Plans to combine new compulsory identity cards with passports and driving licences have been dropped by Home Secretary David Blunkett.
The ID cards Bill could be in next month's Queen's Speech
The changes to the controversial scheme comes in response to MPs who said the plans were badly thought out.
Mr Blunkett also promised to allow the whole scheme to be overseen by a new independent watchdog.
The legislation to allow ID cards is widely expected to be promised in next month's Queen's Speech.
The Home Office's official response to the Commons home affairs select committee inquiry into the project said: "When cost, implementation and risk considerations are assessed together, we now think the option of a free-standing card is more attractive."
The new cards will include "biometric" details of each cardholder, such as their fingerprints, an electronic scan of the dimensions of their face or a scan of the iris of their eye.
Approved agencies will be able to check those details against a central database.
The government believes the cards will help combat illegal immigration and working, terrorism and identity fraud.
Benefits to the public, the Home Office says, will include people not having to worry about using driving licences, passports or bank statements to prove their identity.
If they are introduced they will be the first national ID since the Second World War ones ended more than 50 years ago.
They will be phased in - people will get them at the same time as they renew or get a passport - and eventually be compulsory to have, though not to carry.
The Home Office had originally planned to phase in ID cards from 2007-2008 by bringing in new passports which would include a microchip bearing biometric data and would double-up as ID cards.
Instead, passport applicants from 2007-2008 will get a new biometric passport and a separate ID card.
"The majority preference in research was that the ID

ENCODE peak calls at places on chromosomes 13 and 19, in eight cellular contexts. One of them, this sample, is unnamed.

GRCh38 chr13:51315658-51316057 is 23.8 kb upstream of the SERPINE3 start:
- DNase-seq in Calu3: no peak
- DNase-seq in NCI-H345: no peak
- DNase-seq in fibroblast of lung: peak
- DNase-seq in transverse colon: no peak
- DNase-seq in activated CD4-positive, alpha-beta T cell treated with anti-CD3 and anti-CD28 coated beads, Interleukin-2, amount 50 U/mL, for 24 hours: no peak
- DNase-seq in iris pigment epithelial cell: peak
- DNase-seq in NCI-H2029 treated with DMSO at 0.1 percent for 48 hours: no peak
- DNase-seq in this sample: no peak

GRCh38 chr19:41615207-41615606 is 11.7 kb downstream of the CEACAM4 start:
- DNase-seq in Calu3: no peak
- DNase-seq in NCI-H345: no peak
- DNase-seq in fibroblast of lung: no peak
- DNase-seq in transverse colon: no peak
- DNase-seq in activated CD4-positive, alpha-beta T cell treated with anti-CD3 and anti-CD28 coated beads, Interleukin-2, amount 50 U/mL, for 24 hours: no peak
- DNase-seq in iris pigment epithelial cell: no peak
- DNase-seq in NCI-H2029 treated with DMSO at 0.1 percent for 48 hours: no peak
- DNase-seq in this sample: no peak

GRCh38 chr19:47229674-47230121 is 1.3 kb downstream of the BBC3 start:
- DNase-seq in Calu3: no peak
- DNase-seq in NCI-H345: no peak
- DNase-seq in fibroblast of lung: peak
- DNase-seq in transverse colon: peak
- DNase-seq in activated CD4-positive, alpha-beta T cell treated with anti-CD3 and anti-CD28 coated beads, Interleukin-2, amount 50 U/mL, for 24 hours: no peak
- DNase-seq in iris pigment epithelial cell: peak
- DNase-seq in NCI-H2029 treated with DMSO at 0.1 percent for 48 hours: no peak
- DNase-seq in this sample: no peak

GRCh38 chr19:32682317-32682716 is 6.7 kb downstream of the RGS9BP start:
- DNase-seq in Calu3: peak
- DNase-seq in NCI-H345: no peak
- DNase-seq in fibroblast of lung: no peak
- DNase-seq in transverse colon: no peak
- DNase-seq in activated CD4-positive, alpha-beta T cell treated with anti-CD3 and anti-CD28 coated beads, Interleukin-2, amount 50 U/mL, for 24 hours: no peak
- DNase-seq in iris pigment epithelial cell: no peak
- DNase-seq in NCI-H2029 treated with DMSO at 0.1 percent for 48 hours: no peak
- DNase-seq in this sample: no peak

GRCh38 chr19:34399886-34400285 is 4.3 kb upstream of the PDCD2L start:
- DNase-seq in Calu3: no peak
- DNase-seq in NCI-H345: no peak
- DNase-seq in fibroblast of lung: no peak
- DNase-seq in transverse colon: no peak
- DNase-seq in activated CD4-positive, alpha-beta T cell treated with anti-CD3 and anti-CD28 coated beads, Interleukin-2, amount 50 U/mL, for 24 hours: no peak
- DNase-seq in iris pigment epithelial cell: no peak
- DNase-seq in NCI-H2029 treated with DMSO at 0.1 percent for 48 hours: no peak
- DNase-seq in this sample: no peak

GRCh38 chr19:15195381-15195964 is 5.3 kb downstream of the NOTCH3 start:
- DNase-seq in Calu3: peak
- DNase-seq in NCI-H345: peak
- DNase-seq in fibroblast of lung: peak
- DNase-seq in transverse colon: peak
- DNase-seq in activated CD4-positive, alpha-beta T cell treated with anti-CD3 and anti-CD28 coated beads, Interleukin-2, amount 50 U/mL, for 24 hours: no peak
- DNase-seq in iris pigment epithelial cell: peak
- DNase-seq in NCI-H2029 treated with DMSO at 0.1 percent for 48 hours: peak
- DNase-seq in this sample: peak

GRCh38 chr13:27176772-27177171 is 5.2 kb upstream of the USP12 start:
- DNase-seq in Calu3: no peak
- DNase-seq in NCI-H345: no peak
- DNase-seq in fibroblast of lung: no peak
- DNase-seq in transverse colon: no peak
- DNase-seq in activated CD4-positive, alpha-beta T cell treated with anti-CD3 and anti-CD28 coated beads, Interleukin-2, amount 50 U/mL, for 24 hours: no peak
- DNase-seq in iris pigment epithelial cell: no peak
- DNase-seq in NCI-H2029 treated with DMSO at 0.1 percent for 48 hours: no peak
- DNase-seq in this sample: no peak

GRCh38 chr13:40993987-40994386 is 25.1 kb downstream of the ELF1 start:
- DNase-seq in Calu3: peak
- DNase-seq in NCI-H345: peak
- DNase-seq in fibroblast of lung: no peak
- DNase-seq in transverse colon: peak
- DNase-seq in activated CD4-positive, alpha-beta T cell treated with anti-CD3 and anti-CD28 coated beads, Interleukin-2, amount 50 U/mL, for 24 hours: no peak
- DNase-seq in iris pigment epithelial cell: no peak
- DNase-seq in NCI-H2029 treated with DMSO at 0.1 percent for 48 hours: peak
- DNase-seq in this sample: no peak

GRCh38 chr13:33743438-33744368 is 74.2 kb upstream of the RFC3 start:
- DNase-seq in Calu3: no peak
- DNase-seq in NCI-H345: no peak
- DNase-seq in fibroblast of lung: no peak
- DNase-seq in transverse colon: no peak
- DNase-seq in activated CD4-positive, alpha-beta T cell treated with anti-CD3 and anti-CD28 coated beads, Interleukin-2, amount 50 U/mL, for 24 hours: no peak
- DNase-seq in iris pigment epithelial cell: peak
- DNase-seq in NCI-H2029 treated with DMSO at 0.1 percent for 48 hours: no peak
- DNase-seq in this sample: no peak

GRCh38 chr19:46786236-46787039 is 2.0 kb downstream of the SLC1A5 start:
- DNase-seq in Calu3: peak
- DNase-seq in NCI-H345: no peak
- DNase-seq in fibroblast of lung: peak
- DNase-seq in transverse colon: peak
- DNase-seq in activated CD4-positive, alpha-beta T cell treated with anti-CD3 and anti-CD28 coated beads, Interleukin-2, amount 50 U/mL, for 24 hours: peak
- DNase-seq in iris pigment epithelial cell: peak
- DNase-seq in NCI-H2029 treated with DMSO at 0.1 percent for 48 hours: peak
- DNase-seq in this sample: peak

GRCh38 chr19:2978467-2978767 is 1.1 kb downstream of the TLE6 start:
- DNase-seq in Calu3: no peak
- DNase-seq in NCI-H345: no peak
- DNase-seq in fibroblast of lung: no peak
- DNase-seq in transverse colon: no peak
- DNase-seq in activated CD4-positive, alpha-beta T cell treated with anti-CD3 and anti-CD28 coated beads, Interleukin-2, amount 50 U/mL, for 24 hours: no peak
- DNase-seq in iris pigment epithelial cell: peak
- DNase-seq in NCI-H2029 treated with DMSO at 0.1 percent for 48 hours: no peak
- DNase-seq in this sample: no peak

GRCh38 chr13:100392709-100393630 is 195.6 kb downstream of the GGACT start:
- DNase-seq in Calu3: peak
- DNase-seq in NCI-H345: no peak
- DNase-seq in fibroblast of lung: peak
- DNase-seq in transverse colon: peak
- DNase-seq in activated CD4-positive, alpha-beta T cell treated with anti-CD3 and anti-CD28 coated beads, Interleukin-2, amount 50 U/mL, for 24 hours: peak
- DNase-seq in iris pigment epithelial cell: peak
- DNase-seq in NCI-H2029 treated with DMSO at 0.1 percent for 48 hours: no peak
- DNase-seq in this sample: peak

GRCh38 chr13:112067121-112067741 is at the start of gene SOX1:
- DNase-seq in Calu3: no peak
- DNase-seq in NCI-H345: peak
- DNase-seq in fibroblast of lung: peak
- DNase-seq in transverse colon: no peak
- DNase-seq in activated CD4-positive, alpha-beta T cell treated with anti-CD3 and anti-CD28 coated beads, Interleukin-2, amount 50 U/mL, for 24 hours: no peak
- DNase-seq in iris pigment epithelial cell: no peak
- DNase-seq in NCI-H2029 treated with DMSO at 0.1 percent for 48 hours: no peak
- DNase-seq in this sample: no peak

card should be a separate document," a Home Office spokesman said.
Creating a single organisation to implement the scheme would also improve accountability and possibly be cheaper, he added.
John Denham, Labour chairman of the home affairs select committee, said the changes made it more likely the "essential scheme" would succeed, although further work on the details and costs was still needed.
There would have to be careful scrutiny of the aims of the scheme, the new commissioner's powers and the
safeguards against misuse of the system, said Mr Denham.
"If we can get these areas of the Bill right, the ID card scheme can be
placed on a sound legal footing," he added.
Liberal Democrat home affairs spokesman Mark Oaten suggested the biometric technology to be used on the cards was not as foolproof as the government claimed.
He argued the money would be better spent on more police and better intelligence efforts against terrorism.
Mr Oaten said the costs of the scheme for the public were going up the whole time.
But the Home Office said the prices remained unchanged: people would pay either £35 for a stand-alone ID card or £77 for a passport and ID card together.
It was not true to suggest people would be charged twice for the biometric tests, said a spokesman.
Conservative shadow home secretary David Davis said the Home Office should be able to introduce effective ID cards which curbed terrorism, serious crime and the "flood" of illegal immigration as well as being cost effective.
He added: "If these criteria can be met without sacrificing civil liberties they should be introduced soon - not in 10 years time. The terrorist threat is real and is here today."